Heightened Brain Talent: Tabletop Role-playing’s Debt to Brian Aldiss

Thursday , 24, August 2017 6 Comments

One of the first role-playing games I ever owned was third edition Gamma World from TSR. For those of you that missed it, it’s a weirder, crazier variant of D&D featuring all manner of mayhem in a wild post-apocalyptic future. Instead of fighters, clerics, thieves, and magic-users, players take on the role of pure strain humans, mutant humanoids, mutated animals, and mutant plants.

One of the more baffling elements of the game– and there were many, mind you– was something called a Symbiot. The rule book describes it this way:

A symbiotic plant does not possess strong limbs or manipulative digits. These include grasses, mosses, and fungi. Its mode of movement is often slow and ineffective. However, when combined with a living, nonintelligent, mobile creature, a symbiotic plant becomes very mobile.

A symbiotic plant lends its intelligence and natural mutations to its host, and the host provides its natural abilities and defenses. The GM should allow the symbiotic plant to inhabit only common animals when it first begins in the game. A symbiot may not change hosts until the original host dies.

Now, in those days I considered myself to be a connoisseur of the strange and bizarre. But I simply could not wrap my head around something that weird. I would revisit that passage from time to time trying to imagine how it could work. Mainly I just couldn’t comprehend how the designers could just so casually throw this sort of thing at gamers as if it were obvious to all how to just take this sort of thing and run with it. I mean… who comes up with this stuff anyway?!

Well it turns out that the game designers had a little help. This element was taken wholesale from a novel by Brain Aldiss. And that’s not all they took! The off-kilter tongue-in-cheek take on far future politics and social institutions was pilfered as well. And the robots! Why are they continuing on doing as programmed in the absence of the civilization that created them? That comes from another Brian Aldiss story…! Heck, the impetus for the entire game system was pulled from the first science fiction themed role-playing game evar, which was itself a means of getting inside of another Brian Aldiss novel!

And let me tell you, these are really good books. If you come away from the book store, distraught over the fact that you just can’t seem to find another classic author that created something on par with Dune, Foundation Trilogy, Starship Troopers, The Mote in God’s Eye, and Ender’s Game… then do yourself a favor and put both Non-stop and Hothouse in your queue.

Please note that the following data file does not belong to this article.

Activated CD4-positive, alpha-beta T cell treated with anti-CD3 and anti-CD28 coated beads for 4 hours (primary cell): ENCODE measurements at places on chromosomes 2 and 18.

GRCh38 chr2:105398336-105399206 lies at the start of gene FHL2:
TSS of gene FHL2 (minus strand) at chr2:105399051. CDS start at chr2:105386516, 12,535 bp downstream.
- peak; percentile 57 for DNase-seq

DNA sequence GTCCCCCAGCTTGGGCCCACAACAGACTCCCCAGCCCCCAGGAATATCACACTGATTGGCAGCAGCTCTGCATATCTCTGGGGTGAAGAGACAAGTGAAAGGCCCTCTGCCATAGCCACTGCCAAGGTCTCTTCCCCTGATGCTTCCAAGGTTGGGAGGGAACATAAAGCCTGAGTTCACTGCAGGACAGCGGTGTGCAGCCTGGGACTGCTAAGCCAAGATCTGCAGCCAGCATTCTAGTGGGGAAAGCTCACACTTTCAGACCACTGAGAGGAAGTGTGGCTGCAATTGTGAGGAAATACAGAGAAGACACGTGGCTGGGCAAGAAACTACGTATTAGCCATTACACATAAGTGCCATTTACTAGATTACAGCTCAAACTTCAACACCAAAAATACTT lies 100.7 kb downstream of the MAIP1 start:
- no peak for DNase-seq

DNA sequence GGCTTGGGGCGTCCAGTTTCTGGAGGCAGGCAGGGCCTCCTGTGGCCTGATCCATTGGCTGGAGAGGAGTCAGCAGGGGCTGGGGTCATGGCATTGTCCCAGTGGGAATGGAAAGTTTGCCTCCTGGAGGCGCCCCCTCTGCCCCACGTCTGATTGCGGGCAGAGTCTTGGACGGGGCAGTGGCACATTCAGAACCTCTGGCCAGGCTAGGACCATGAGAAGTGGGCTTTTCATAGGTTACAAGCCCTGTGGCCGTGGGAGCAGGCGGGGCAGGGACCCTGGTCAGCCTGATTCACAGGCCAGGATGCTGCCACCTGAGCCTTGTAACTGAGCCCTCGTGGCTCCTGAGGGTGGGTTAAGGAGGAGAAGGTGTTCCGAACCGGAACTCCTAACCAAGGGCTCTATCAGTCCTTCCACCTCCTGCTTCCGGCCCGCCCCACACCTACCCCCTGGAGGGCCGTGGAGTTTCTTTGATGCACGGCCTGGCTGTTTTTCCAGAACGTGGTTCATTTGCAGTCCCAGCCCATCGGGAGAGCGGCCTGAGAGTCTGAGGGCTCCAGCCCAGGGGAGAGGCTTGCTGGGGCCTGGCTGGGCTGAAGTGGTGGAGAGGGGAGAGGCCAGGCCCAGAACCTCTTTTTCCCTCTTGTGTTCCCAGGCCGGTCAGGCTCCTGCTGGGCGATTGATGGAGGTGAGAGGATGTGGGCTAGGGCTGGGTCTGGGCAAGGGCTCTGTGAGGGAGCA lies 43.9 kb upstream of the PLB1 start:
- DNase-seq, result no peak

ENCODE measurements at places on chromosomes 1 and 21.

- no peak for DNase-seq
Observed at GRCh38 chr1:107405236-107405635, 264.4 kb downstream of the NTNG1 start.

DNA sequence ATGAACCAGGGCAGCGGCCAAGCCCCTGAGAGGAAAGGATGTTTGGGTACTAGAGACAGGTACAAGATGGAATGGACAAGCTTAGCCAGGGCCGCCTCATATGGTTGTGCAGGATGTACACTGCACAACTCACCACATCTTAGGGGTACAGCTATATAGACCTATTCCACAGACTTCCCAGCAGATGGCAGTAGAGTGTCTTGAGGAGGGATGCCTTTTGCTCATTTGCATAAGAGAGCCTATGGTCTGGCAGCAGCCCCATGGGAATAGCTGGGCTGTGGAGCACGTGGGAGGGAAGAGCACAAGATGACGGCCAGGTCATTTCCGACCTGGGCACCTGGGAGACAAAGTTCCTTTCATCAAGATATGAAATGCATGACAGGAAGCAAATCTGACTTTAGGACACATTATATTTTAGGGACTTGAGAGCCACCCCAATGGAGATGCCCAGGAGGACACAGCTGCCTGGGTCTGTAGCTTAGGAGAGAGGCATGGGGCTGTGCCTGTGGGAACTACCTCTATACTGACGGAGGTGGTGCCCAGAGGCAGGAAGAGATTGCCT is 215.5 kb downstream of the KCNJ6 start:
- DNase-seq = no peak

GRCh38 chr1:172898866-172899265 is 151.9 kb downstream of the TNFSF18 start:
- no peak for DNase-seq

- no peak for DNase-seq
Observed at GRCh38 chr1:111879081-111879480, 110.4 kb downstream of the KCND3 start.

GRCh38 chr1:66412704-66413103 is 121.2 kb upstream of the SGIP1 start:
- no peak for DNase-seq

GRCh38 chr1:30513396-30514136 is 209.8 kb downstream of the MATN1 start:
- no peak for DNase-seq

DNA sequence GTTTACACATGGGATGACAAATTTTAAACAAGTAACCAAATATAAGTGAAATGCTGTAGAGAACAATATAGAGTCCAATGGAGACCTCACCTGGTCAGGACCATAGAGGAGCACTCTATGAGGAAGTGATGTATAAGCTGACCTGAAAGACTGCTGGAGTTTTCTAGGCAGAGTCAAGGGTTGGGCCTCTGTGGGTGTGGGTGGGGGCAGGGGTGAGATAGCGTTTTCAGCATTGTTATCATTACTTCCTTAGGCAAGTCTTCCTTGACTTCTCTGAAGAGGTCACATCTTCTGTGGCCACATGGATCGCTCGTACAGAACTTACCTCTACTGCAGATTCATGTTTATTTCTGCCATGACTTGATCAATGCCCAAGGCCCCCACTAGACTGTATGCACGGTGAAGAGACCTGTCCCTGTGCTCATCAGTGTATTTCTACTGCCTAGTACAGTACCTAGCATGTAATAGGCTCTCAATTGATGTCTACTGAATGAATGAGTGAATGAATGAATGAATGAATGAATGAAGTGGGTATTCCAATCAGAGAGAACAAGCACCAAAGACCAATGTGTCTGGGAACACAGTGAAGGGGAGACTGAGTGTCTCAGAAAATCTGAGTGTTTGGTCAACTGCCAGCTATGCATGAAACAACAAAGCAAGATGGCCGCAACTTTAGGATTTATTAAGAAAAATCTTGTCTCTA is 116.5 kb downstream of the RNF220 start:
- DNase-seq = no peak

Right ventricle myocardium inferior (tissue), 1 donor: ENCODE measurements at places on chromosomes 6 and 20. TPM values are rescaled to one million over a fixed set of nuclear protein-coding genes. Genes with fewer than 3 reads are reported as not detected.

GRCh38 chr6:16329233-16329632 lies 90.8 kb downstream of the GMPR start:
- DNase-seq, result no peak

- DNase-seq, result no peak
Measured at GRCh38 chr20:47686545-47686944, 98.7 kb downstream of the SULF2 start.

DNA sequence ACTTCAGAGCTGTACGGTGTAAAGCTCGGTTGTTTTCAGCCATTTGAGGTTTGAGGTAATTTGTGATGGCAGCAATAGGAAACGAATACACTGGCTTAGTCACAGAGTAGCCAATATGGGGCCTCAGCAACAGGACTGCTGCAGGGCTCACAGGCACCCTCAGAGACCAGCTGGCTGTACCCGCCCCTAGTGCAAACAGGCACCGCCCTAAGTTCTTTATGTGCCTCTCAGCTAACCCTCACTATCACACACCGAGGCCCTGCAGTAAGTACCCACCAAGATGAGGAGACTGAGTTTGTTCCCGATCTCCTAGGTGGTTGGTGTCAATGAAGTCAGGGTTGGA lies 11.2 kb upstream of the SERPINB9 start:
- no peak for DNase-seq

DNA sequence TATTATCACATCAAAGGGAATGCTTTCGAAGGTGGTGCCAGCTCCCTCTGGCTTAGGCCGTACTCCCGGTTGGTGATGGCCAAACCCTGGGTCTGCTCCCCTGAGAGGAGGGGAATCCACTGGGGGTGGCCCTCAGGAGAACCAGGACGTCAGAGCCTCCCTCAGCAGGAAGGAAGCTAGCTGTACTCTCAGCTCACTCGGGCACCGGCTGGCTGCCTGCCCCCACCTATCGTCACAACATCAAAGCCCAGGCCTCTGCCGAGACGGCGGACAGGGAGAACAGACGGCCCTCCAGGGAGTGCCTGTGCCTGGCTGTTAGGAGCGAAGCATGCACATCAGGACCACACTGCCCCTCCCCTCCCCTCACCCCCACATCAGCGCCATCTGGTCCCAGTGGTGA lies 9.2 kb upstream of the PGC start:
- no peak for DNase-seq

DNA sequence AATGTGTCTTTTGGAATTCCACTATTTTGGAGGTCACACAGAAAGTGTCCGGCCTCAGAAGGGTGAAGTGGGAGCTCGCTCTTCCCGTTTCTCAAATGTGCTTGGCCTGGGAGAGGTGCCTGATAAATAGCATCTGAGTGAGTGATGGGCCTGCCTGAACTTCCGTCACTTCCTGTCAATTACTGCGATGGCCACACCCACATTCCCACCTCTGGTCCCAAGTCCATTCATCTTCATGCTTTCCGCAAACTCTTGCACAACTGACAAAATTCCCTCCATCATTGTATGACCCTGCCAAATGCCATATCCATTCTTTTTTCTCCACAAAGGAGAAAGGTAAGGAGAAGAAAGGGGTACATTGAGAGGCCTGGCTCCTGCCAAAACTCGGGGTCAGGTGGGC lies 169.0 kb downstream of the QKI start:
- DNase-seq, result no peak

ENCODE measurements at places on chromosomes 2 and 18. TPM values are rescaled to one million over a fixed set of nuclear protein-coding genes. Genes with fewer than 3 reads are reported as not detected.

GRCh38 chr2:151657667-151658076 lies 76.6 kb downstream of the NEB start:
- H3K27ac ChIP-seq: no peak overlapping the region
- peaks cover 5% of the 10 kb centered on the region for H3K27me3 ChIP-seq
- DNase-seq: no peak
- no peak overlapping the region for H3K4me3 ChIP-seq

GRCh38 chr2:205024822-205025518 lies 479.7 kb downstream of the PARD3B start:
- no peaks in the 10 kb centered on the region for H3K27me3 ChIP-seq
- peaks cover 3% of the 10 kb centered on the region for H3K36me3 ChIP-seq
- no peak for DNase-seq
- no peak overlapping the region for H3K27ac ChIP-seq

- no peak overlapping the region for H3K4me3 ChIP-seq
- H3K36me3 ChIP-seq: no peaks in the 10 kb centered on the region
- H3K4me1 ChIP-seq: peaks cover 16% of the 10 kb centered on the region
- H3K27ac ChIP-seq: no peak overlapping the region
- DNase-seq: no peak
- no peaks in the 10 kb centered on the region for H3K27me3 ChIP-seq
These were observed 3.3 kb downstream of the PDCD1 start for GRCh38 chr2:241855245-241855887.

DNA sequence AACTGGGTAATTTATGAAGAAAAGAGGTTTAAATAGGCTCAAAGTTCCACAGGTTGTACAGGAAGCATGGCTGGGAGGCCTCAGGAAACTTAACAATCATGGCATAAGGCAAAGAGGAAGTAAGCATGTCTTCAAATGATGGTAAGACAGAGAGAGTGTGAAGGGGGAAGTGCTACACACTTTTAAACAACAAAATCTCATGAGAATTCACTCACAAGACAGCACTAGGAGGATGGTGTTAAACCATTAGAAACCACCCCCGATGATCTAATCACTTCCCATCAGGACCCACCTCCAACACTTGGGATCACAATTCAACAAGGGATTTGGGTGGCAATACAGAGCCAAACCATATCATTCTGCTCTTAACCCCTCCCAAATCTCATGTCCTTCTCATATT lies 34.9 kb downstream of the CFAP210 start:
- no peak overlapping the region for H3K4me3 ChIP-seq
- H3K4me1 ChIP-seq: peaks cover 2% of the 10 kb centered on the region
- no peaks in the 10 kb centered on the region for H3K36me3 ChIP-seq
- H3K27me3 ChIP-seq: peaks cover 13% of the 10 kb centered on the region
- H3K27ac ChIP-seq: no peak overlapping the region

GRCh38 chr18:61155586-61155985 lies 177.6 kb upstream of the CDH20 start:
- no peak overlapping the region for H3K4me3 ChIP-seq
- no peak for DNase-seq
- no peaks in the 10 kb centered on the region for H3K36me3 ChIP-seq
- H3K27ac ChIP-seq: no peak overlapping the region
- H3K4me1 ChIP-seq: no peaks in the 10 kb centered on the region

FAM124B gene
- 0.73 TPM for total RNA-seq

They’re incredible.

You don’t hear too much about these works these days for some reason. It’s baffling to me that someone this talented and influential could lapse into obscurity, but it definitely happened. Like A. Merritt and C. L. Moore, Biran Aldiss is the sort of author you pick up and read… and then ask your self why no one insisted you do so before.

That was certainly my reaction. It’s astonishing to me that I could spend decades captivated by some of his creations before I even found out he had anything to do with them! If you’re a fan of the granddaddy of all science fantasy rpgs, you’ll discover why what looks so insane today was simply taken for granted as natural by the designers. But reading the books for yourself, it will also be obvious why they were synonymous with great science fiction by the guys that first unleashed the full force of that genre upon tabletop role-playing.

  • John E. Boyle says:

    I liked The Malacia Tapestry and Frankenstein Unbound, but never got into his SF, for some reason. Maybe I should fix that.

    I did not know he was a veteran of the Burma Campaign in WWII.

    RIP Mr. Aldiss.

  • PC Bushi says:

    This is why these kinds of blogs and posts are so important! Even now – I’ve got my big consolidated list of Appendix N, Moldvay Basic inspirations, Traveller inspirations, Ballantine Adult Fantasy Series, etc., yet writers like Aldiss still slip through the cracks to me.

  • Hooc Ott says:

    Welp I never heard of him.
    First confused him with Anthony Burgess then when seeing the name of the A clock work orange author was not even similar confused him with Aldous Huxley.

    Aldous and Aldiss are kind of similar.

    Any way for the ignorant, like me, here is a link:


  • Robert says:

    Greybeard is another Aldiss that is supposed to be one of his best, though it is not one of my favorites. Aldiss is also one of those who, as in Trillion Year Spree, dismisses Howard and his dullard muscle bound barbarian Conan, which is hard for fans like me to read. It is always horrible when your favorite authors just can’t agree on certain things! He also dismisses Clark Ashton Smith as pretentious and Aldiss is a bit too taken with Freud and all that entails.

    However, while I believe that there are missteps in their analysis of the history of science fiction, Aldiss and Wingrove (the other author of Trillion Year Spree) were great authors themselves, who put their work on the table to justify their right to criticize,and proved their worthiness.

    That they are both considered rather ‘problematic’ in the post-modern vernacular, is an indicator of excellence.

    • Gaiseric says:

      Aldiss admits that his only salvation from a boarding school career of being bullied was having sex in the closet with a teacher as a teenager. Some of his biases make more sense based on that observation. Still, he wrote some great stuff, too. His was a name that I saw frequently in a lot of short story anthologies from the 60s and 70s.

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